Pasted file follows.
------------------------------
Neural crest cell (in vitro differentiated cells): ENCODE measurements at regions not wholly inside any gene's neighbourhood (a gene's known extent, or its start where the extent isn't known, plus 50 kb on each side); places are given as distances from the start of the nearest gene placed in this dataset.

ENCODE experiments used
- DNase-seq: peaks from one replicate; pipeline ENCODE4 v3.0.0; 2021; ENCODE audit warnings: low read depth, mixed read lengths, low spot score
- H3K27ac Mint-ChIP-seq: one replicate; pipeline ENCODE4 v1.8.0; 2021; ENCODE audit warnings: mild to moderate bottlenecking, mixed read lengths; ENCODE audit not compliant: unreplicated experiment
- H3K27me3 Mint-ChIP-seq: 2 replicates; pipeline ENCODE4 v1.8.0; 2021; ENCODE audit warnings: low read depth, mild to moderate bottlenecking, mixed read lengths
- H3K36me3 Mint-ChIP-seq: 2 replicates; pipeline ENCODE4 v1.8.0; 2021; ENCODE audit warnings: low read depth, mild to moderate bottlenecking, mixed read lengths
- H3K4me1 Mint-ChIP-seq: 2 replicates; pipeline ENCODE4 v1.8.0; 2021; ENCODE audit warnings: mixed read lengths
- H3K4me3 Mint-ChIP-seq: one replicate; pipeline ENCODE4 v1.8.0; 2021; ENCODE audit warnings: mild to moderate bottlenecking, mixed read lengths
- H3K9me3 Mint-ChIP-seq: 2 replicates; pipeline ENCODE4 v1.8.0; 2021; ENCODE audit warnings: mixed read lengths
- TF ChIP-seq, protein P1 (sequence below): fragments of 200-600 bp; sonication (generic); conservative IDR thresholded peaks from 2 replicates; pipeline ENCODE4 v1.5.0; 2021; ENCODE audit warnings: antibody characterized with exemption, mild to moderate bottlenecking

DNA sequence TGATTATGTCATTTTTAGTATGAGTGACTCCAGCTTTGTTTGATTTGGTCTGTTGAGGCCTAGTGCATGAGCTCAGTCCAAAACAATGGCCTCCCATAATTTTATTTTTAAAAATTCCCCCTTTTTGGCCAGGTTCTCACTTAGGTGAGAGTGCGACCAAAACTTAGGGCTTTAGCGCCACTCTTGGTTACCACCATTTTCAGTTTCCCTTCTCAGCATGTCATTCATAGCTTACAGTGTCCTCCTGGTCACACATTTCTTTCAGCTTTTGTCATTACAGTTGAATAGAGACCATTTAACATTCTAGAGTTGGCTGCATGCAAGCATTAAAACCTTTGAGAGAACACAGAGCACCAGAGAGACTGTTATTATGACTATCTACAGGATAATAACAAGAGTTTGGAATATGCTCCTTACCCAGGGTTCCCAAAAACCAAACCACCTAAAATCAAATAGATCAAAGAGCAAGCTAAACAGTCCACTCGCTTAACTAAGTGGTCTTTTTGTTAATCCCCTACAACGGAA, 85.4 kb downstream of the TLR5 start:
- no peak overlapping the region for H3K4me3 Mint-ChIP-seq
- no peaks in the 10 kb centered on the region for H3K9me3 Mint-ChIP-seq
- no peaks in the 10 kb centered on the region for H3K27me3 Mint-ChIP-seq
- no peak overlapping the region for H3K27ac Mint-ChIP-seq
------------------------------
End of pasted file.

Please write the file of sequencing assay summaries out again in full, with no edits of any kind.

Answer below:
Neural crest cell (in vitro differentiated cells): ENCODE measurements at regions not wholly inside any gene's neighbourhood (a gene's known extent, or its start where the extent isn't known, plus 50 kb on each side); places are given as distances from the start of the nearest gene placed in this dataset.

ENCODE experiments used
- DNase-seq: peaks from one replicate; pipeline ENCODE4 v3.0.0; 2021; ENCODE audit warnings: low read depth, mixed read lengths, low spot score
- H3K27ac Mint-ChIP-seq: one replicate; pipeline ENCODE4 v1.8.0; 2021; ENCODE audit warnings: mild to moderate bottlenecking, mixed read lengths; ENCODE audit not compliant: unreplicated experiment
- H3K27me3 Mint-ChIP-seq: 2 replicates; pipeline ENCODE4 v1.8.0; 2021; ENCODE audit warnings: low read depth, mild to moderate bottlenecking, mixed read lengths
- H3K36me3 Mint-ChIP-seq: 2 replicates; pipeline ENCODE4 v1.8.0; 2021; ENCODE audit warnings: low read depth, mild to moderate bottlenecking, mixed read lengths
- H3K4me1 Mint-ChIP-seq: 2 replicates; pipeline ENCODE4 v1.8.0; 2021; ENCODE audit warnings: mixed read lengths
- H3K4me3 Mint-ChIP-seq: one replicate; pipeline ENCODE4 v1.8.0; 2021; ENCODE audit warnings: mild to moderate bottlenecking, mixed read lengths
- H3K9me3 Mint-ChIP-seq: 2 replicates; pipeline ENCODE4 v1.8.0; 2021; ENCODE audit warnings: mixed read lengths
- TF ChIP-seq, protein P1 (sequence below): fragments of 200-600 bp; sonication (generic); conservative IDR thresholded peaks from 2 replicates; pipeline ENCODE4 v1.5.0; 2021; ENCODE audit warnings: antibody characterized with exemption, mild to moderate bottlenecking

DNA sequence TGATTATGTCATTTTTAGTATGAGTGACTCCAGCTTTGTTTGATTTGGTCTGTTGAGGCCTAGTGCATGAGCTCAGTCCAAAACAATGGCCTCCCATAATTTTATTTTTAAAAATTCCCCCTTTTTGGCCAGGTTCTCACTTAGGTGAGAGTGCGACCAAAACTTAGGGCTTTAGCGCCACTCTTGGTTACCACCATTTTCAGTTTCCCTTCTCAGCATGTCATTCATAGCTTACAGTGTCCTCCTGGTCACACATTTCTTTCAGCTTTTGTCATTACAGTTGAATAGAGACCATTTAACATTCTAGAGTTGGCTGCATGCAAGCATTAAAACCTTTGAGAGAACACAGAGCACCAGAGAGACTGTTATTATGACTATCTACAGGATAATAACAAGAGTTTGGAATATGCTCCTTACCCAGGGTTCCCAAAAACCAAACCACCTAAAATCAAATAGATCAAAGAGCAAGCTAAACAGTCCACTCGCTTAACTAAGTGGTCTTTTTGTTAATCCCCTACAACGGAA, 85.4 kb downstream of the TLR5 start:
- no peak overlapping the region for H3K4me3 Mint-ChIP-seq
- no peaks in the 10 kb centered on the region for H3K9me3 Mint-ChIP-seq
- no peaks in the 10 kb centered on the region for H3K27me3 Mint-ChIP-seq
- no peak overlapping the region for H3K27ac Mint-ChIP-seq